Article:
The "Great Chancellor" monitored the development of Poland's eastern policy. He was disappointed by Walesa's grandiose words and by all of Poland's foreign ministers except Bronislaw Geremek, whose convictions came closest to his own. Of Poland's ambassadors in Kiev he duly esteemed Jerzy Bahr's achievements and views. He failed in his efforts to revive, or more simply, to institute cooperation between the countries' two Churches. His initial support for Bishop Tokarczuk in Przemysl proved a fiasco. He then supported the efforts of Sejm deputy Stepan Skrypnyk, a relation of Petlura and later Patriarch Mstyslav of the Ukrainian Orthodox Church. He also backed the Malicki Summer School at Warsaw University for Eastern European students.
One more issue: the eminent writer Wlodzimierz Odojewski
once gave a completely irresponsible interview about the Ukrainian nationalism theoretician Dontsov, ascribing qualities worse than those of Hitler and Himmler to him. When I showed Giedroyc the text and he was alarmed. "Where did he get this nonsense? You always told me that that he can't read Ukrainian, and Dontsov was never translated into Polish." We concluded that Viktor Polishchuk [of Ukrainian descent, formerly a public prosecutor in the Polish People's Republic, recently authored a controversial book about the Polish-Ukrainian conflict during World War II - ed.] must have influenced Odojewski. Jerzy Giedroyc's attitude to Dontsov requires explanation. They knew each other before the war and even corresponded, and though they understood each other based on a shared anti-Communism, they were never collaborators. Giedroyc asked some trusted Petlura supporters to analyze Dontsov's official publication, "Vistnyk," in terms anti-Polish or racist accents. They responded that it contained none. In fact, Dontsov never published a word against Poland. He was also no anti-Semite when compared to Poland's National Democrats. This may be why in 1940 Giedroyc helped Dontsov, extending the validity of his Polish passport at the consulate in Bucharest. After the war, Dontsov criticized Giedroyc for publishing the works of Ukrainian communists (in the anthology "Rozstriliane Vidrodzhennia"). I believe Giedroyc ignored these statements and I think he was right to do so.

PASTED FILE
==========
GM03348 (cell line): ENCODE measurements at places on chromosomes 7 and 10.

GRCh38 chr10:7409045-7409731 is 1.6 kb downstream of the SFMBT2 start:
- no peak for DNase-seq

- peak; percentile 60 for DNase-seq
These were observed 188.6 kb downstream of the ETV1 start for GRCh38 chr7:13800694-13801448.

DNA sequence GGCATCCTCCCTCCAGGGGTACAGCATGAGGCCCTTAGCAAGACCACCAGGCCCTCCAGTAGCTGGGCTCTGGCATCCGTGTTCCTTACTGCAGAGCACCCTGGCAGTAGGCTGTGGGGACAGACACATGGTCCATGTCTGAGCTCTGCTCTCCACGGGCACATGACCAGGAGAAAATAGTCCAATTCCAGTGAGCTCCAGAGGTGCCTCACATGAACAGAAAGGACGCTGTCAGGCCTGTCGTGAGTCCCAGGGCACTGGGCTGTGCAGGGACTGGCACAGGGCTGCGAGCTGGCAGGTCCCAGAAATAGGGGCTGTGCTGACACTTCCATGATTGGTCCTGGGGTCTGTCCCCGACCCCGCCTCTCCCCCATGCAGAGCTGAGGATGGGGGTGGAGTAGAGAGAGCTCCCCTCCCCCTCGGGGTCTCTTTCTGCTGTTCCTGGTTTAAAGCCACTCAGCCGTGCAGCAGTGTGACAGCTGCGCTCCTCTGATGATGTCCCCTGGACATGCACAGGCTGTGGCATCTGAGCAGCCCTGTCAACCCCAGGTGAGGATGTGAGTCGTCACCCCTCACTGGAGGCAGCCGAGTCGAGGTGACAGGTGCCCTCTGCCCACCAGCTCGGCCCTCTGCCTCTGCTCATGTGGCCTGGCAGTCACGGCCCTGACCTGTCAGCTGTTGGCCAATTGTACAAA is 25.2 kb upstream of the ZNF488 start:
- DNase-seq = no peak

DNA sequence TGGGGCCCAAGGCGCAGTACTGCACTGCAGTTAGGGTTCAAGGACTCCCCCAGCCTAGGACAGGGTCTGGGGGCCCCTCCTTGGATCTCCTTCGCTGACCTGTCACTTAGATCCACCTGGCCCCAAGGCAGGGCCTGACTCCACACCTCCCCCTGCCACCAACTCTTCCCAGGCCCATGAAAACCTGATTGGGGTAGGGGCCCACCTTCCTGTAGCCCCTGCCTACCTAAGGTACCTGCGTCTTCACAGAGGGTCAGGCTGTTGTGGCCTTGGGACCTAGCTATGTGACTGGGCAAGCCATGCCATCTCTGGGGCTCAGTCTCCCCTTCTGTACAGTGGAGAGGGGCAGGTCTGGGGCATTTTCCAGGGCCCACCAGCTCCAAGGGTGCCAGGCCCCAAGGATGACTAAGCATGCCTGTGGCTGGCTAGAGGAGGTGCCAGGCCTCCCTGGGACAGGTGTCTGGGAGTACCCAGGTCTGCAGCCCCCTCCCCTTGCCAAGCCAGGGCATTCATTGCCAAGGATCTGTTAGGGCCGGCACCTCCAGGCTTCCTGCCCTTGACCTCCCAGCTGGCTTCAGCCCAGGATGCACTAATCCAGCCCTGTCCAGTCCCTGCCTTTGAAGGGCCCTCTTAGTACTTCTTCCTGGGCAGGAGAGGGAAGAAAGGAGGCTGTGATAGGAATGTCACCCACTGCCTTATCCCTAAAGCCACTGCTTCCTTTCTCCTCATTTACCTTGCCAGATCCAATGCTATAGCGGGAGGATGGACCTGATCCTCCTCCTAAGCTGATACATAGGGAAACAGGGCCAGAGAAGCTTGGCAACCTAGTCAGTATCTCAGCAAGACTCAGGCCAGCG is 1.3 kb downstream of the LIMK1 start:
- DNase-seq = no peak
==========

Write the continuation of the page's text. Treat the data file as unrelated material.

We failed to realize several joint projects. Giedroyc immediately backed my idea for a Polish-Ukrainian European university, and that is a project that may still take shape. We failed entirely on two issues: the restoration of Kamieniec Podolski and opening the Hutsul region to tourism.
I wrote for the Swiss daily "Neue Zürcher Zeitung" for years, but my link to it was purely professional, the people there were merely colleagues. My relations with "Kultura" and Jerzy Giedroyc were of another sort, of the highest sort, I would say. That does not mean there were no conflicts, which usually centered on Russia. I believed Giedroyc was going too far in courting Solzhenitsyn or Maximov. Giedroyc would answer that I did not understand Russian reformers. Later, we stopped arguing about Russia. We had a glass of wine together one evening and agreed he was no Russophile, I was no Russophobe, and we both really wanted Poland and Ukraine to enjoy good relations with a democratic Russia. Yet neither of us knew how to achieve this.
© by "Tygodnik Powszechny"
The author, a columnist, activist of the Ukrainian political emigration and a professor of the Free University of Berlin, was a long-time collaborator of "Kultura."
"Tygodnik Powszechny" printed this text in its 24 September 2000 issue following the death of Jerzy Giedroyc. It appears on www.culture.pl - courtesy of the editors and publishers of "Tygodnik Powszechny" - in connection with "The Year of Jerzy Giedroyc," celebrated in 2006.